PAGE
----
JACKSON COUNTY, MS (WLOX) - Jackson County supervisors will have to tackle this upcoming budget year with a little less money in the bank. Ad Valorem taxes are down significantly county-wide. County officials say it's a ripple effect from the recent housing market slump.
Street repair projects, law enforcement needs, and recreational activities in Jackson County could all see major cuts because of the recent drop in Ad Valorem tax dollars.
"Ad Valorem taxes are somewhat of our base. It is the way we raise money to do the service we do for our county," Supervisor Melton Harris said.
In 2009, the county was worth $6.52 billion, now it's $6.48 billion. Jackson County officials say that's more than a $46 million dollar difference.
"Anytime your value drops, that means you are not going to have the same amount of money to deal with," Harris said. "I think neither of the supervisors, out of the five, would say we would want to entertain the idea of raising taxes at this point in time."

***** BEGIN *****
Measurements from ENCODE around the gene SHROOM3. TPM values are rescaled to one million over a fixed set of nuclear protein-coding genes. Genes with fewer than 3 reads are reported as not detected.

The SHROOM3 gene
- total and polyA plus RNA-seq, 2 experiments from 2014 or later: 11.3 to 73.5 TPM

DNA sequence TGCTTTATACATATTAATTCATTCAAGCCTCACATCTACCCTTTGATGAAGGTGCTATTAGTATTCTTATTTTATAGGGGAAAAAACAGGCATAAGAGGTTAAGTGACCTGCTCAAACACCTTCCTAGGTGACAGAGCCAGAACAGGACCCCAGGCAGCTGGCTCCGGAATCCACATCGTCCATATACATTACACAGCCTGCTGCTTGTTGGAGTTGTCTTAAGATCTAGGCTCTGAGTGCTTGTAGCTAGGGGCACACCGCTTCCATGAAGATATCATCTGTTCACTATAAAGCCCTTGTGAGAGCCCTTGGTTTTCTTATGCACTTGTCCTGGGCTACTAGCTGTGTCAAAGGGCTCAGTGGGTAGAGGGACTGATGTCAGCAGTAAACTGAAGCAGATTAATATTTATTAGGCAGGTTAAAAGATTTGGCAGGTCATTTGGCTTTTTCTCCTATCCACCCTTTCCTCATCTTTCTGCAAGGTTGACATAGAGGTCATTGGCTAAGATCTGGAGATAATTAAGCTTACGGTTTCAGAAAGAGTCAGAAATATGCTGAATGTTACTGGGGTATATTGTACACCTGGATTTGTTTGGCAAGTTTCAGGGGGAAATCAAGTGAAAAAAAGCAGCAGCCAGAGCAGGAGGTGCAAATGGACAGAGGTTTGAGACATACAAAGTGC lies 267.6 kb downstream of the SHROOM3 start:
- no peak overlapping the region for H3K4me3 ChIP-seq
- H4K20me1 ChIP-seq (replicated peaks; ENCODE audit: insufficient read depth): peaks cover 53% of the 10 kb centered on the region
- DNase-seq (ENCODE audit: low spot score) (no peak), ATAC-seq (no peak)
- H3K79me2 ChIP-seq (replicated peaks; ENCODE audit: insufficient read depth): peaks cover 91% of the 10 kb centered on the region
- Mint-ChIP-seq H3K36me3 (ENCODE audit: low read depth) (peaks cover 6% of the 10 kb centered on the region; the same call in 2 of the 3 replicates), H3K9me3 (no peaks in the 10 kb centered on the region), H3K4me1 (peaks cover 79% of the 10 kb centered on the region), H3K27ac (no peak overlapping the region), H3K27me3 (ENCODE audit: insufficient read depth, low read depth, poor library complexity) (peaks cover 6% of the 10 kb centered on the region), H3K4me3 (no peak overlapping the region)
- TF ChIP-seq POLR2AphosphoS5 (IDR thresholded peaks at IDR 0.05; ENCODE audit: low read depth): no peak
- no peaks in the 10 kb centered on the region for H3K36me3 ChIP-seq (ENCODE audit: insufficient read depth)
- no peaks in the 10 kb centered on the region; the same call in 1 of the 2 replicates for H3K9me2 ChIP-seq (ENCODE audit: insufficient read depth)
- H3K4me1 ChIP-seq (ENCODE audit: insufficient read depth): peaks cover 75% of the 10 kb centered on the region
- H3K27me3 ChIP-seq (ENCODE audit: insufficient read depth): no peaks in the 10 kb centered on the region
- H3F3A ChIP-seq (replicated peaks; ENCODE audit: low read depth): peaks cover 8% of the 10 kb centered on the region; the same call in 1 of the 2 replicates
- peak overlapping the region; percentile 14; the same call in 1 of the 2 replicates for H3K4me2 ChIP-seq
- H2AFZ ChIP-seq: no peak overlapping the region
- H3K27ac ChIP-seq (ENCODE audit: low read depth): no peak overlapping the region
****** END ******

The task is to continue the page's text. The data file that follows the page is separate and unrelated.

The county blames the decrease on the unpredictable housing market. Foreclosures are also up 50 percent.
"If you have foreclosures, that is going to affect property values. If you bring property values down and the assessments decrease, then there is less area there to collect money from," Real Property Director Nicholas Elmore said.
Nicholas Elmore works for the county tax assessor's office. He said this is the first time since Katrina there's been a decrease.
"It is going take an uptick in the market; people are going to have to start buying again."
But even that solution won't be much help right now, with budget preparations beginning next week.
"We have to make some changes somewhere. We are not exactly sure where we can make it, but there is no doubt we will be looking for places where we can trim fat," Harris said.
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